Something truly commendable are the decisions that you have to make along the way, either during larger moments or impromptu scenes while travelling. There were plenty of times that I had to think really hard about what I wanted to do and oftentimes felt like I made the wrong decision afterwards. The game doesn’t let you live them down either, really hammering home the fact that there are consequences to your actions. The first game seemed to play out in a way that made doing the right thing the smarter option, but The Banner Saga 2 doesn’t always work like that. If you make the humanitarian choices early on, the game tosses both the player and Rook on their backs and makes you much more paranoid going forward.
The final criticism I have of the game is that the first few hours are obnoxious about tutorials. For a game that is so heavily designed for people who played the first one, the amount of hand holding is absurd. Maybe this was uniquely irritating for me because I played the games in a short succession, but I imagine that even people who took a two year hiatus didn’t need to be reintroduced to the basics of combat. I found myself frustrated a lot early on, and I perceived this as Stoic being friendly to newcomers in a game that is otherwise not. I’m all for accessibility in games, but literally no other part of this game is accessible. People jumping in will have no reference point for the story, world, or characters and will be turned off or inspired to play the first game long before the tutorials are over. The fact that there isn’t even an option to turn them off is incredibly annoying.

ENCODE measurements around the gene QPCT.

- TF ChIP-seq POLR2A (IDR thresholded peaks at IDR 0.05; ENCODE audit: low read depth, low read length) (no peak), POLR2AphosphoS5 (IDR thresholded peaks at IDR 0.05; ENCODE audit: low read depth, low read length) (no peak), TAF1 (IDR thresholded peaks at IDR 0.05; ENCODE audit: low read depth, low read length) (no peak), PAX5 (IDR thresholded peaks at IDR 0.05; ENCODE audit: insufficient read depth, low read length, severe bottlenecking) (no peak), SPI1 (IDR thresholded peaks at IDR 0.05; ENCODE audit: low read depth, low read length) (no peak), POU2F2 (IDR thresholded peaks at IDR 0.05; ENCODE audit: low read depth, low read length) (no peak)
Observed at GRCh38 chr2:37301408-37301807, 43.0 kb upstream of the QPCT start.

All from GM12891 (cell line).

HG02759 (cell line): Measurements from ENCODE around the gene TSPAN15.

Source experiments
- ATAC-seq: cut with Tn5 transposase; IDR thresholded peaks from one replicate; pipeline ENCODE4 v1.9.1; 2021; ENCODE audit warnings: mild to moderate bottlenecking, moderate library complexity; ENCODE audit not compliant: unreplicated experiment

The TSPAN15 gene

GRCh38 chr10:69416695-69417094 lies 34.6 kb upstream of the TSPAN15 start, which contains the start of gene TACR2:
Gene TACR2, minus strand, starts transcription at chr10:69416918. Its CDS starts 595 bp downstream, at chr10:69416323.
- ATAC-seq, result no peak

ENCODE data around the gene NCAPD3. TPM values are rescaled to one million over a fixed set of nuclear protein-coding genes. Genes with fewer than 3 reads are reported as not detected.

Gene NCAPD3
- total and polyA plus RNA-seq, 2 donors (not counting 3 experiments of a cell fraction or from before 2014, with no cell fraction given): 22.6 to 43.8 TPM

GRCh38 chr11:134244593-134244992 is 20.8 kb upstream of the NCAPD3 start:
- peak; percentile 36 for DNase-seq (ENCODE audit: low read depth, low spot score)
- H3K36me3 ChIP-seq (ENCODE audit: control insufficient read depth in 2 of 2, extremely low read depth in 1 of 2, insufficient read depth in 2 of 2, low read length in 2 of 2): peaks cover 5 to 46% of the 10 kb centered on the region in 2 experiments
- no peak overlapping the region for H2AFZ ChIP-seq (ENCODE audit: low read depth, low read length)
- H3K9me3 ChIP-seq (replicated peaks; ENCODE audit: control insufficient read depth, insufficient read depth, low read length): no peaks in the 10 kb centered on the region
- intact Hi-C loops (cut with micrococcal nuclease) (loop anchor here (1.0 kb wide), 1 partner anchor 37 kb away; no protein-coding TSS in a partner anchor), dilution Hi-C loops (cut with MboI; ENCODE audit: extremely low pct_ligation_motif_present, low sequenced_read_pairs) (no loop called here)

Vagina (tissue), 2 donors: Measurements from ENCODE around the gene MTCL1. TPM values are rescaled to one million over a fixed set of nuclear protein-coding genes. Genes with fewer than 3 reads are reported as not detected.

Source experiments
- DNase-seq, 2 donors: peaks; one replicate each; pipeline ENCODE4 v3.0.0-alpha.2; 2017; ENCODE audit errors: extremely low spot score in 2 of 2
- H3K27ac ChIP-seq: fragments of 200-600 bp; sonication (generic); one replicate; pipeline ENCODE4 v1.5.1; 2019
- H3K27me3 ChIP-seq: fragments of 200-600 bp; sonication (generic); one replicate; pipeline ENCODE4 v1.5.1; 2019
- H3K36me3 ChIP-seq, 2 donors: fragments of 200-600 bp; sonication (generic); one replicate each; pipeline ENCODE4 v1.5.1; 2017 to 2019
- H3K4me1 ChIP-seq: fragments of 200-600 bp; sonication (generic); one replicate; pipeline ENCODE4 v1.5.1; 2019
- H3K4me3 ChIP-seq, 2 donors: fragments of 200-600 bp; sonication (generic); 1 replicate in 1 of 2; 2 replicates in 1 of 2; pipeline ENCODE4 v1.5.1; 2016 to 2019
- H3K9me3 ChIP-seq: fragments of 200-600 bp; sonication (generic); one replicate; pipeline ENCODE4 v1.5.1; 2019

Grievances aside, I was consistently entertained by and engrossed in The Banner Saga 2. It had me on the edge of my seat often, and I loved the quieter moments with my party members. I enjoyed seeing the progression of Rook and the world around him, and I can’t wait to see what the third entry has in store. If the ending of this saga delivers, than Stoic will have produced one of the best trilogies in gaming.
Final Score: 4 Stars